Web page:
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Solo show: Olga TOBRELUTS "Emperor and Galilean" (over)

3 October 2003 until 15 November 2003
Olga Tobreluts, "Adam"

15-17 Rubinshtein st.
191002 St. Petersburg
Russia (city map)

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tel +7(921) - 359 51 37

The project is dedicated to the 200 jubiley of G. Ibsen. The project is realized by the Museum of Contemporary Art (Norway, Oslo) and State Russian Museum (Russia, St. Petersburg).

O. Tobreluts interprets Ibsen's "world drama" as the drama of ideas and the conflict of Weltanschauungs. The term "Weltanschauung" is used here in its original meaning of the integral picture of the world...

The series consists of fifty-two canvases and has the articulate inner structure. It includes separate pictures, triptychs and diptychs. However, each picture is a thing in itself being completely self-sufficient...

What are the methods that allowed Olga Tobreluts to produce these slightly ponderous but very solid pictures amounting to the integral picture of the world? At the level of composition, it is the utterly traditional construction of background and foreground that creates the integral rhythm of a picture. In terms of the plastic means, it is the serious work on images. First, computer images underwent "retouching" by hand. In fact, not only did Tobreluts match diverse fragments but also built up the new pictorial matter. Second, the effect of a glazed painting was supported and amplified by the additional work on the canvases. The prints were repeatedly varnished, which endowed them with the new integrative and space-constituting optics. Such is the technical aspect of what I have earlier termed as "picture"...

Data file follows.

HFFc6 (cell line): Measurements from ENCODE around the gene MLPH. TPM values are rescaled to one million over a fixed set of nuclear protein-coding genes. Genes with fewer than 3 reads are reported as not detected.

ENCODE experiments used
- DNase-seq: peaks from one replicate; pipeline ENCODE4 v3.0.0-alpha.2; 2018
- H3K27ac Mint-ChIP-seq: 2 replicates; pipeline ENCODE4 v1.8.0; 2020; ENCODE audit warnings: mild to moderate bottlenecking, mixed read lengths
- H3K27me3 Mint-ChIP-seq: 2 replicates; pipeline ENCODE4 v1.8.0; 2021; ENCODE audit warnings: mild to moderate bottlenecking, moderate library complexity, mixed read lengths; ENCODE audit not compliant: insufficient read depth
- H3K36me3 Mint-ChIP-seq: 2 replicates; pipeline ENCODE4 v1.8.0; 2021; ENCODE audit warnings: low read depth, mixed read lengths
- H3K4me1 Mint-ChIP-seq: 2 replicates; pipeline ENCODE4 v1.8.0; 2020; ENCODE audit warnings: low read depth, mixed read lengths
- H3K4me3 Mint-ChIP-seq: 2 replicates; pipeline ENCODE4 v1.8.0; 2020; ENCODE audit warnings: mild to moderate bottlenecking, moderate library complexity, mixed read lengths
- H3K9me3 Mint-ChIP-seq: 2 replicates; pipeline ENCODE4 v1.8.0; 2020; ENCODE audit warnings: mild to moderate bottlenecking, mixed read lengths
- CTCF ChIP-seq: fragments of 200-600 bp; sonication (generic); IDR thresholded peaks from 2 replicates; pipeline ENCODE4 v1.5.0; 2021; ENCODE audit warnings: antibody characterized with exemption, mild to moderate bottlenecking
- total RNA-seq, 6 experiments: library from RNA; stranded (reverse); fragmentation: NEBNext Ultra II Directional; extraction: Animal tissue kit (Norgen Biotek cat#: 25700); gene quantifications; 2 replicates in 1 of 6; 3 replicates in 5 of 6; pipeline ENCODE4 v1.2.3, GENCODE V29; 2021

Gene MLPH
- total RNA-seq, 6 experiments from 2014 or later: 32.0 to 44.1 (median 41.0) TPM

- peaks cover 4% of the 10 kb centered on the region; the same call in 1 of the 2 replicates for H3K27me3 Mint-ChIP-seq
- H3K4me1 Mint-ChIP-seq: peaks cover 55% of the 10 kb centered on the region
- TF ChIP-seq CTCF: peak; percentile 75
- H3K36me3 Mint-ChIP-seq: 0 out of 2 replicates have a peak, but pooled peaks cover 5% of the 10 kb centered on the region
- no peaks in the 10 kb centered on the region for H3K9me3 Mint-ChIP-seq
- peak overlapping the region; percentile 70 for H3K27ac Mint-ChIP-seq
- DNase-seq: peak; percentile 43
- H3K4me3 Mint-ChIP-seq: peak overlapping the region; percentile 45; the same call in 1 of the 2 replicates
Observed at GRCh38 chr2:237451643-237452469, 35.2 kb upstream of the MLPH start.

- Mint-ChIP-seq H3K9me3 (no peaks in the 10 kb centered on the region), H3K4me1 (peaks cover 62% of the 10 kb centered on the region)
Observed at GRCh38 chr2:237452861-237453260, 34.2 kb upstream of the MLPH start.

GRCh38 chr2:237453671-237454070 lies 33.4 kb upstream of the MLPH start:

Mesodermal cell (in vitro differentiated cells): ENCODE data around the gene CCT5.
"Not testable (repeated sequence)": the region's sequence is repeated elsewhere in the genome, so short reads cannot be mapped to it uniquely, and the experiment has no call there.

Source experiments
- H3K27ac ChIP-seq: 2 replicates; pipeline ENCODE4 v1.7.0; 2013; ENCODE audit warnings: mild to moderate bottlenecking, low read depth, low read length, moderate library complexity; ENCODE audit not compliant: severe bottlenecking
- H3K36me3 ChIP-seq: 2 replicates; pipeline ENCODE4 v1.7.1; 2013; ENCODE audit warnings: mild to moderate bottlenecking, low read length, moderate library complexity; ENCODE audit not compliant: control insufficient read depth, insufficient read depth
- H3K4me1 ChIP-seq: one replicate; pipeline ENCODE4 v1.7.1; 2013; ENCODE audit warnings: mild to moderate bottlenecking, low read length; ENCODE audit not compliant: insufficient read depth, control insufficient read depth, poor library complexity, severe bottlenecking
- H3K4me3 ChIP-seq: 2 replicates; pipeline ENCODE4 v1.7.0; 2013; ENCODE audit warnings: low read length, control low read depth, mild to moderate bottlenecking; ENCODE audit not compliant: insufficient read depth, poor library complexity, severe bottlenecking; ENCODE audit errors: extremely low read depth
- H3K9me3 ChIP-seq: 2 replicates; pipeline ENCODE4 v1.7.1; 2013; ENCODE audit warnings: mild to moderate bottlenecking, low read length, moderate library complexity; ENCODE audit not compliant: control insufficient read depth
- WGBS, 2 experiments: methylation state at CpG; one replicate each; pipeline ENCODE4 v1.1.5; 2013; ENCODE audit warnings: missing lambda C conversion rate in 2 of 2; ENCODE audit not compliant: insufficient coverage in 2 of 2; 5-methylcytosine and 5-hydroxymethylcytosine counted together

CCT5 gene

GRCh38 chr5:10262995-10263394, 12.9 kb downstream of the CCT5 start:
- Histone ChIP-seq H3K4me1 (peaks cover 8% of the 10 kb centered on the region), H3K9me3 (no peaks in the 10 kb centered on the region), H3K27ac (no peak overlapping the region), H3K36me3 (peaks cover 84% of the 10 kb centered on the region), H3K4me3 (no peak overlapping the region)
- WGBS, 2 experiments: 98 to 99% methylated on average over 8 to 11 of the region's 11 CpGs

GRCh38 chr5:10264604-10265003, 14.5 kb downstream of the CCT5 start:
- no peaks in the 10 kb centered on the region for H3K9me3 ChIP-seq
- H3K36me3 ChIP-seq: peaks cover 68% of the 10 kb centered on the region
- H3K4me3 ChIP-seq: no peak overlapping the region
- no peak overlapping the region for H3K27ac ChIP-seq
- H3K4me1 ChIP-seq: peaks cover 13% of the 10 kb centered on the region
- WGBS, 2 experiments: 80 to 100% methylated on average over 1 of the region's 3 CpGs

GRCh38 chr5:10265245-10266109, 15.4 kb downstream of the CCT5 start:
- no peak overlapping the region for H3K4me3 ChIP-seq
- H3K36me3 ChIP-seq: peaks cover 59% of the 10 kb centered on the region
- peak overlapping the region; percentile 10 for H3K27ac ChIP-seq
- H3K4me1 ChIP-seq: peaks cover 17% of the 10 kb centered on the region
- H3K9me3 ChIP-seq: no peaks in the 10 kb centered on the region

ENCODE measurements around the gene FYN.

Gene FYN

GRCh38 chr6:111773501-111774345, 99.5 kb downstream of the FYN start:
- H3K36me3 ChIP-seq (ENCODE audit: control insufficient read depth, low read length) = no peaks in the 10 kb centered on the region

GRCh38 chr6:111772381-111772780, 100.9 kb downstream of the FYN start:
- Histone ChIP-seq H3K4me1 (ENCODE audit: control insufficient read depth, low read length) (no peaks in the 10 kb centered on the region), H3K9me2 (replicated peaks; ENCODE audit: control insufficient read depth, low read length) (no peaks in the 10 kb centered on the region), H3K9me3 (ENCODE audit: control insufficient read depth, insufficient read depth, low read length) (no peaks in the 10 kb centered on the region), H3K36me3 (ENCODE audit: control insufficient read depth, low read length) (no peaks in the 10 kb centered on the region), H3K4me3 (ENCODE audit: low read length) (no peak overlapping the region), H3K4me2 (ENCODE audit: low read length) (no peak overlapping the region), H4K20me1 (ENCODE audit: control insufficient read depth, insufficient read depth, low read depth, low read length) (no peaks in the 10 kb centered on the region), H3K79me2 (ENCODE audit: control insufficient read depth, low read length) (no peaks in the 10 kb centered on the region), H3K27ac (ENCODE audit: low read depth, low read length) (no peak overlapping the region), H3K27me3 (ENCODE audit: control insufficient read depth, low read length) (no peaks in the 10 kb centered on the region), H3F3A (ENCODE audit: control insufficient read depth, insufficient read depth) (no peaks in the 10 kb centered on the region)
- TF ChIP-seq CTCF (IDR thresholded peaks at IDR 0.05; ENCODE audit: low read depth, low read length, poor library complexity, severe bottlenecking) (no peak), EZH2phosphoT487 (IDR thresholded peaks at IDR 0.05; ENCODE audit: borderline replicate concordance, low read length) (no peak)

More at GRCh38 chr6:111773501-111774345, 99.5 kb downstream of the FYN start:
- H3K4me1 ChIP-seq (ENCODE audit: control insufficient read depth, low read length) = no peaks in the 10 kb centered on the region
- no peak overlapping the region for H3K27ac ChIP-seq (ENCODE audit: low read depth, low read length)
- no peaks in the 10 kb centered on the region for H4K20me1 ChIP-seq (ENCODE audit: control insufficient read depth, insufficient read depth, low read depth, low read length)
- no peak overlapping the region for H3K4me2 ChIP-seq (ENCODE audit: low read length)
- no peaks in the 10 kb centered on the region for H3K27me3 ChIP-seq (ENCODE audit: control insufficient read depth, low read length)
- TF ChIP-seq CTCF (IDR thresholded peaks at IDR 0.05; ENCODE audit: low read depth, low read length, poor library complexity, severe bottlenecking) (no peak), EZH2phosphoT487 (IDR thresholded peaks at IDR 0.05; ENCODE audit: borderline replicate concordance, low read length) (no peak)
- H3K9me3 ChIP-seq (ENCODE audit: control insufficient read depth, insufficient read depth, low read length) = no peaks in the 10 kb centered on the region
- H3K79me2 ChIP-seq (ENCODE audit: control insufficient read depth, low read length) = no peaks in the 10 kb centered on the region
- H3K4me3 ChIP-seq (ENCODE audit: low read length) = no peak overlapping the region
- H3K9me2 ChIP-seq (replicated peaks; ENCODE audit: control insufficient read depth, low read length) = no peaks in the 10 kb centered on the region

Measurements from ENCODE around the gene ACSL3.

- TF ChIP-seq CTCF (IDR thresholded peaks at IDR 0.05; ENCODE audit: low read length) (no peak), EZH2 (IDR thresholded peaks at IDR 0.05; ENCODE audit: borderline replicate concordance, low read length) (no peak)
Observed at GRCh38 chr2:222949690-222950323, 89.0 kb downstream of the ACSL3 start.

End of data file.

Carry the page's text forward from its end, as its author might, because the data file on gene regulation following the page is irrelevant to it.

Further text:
Interpretative technique of Tobreluts is solid and well grounded. Surprisingly as it is, she has studied the sources and put forward her own hypotheses. The manner of her speculations is sometimes ponderous and sometimes too straightforward, which is a common thing among neophytes in general and the neophytes of "ibsenology" in particular. Still, those are her own speculations, her own understanding, and her own reading of contexts. It is these depth and ponderosity that convince; they make a spectator feel how responsible are the deliberations that underlie these works. Olga Tobreluts understands everything on her own, thus overcoming the ironical looseness of the discourse in which she was brought up as an artist... Alexander Borovskiy

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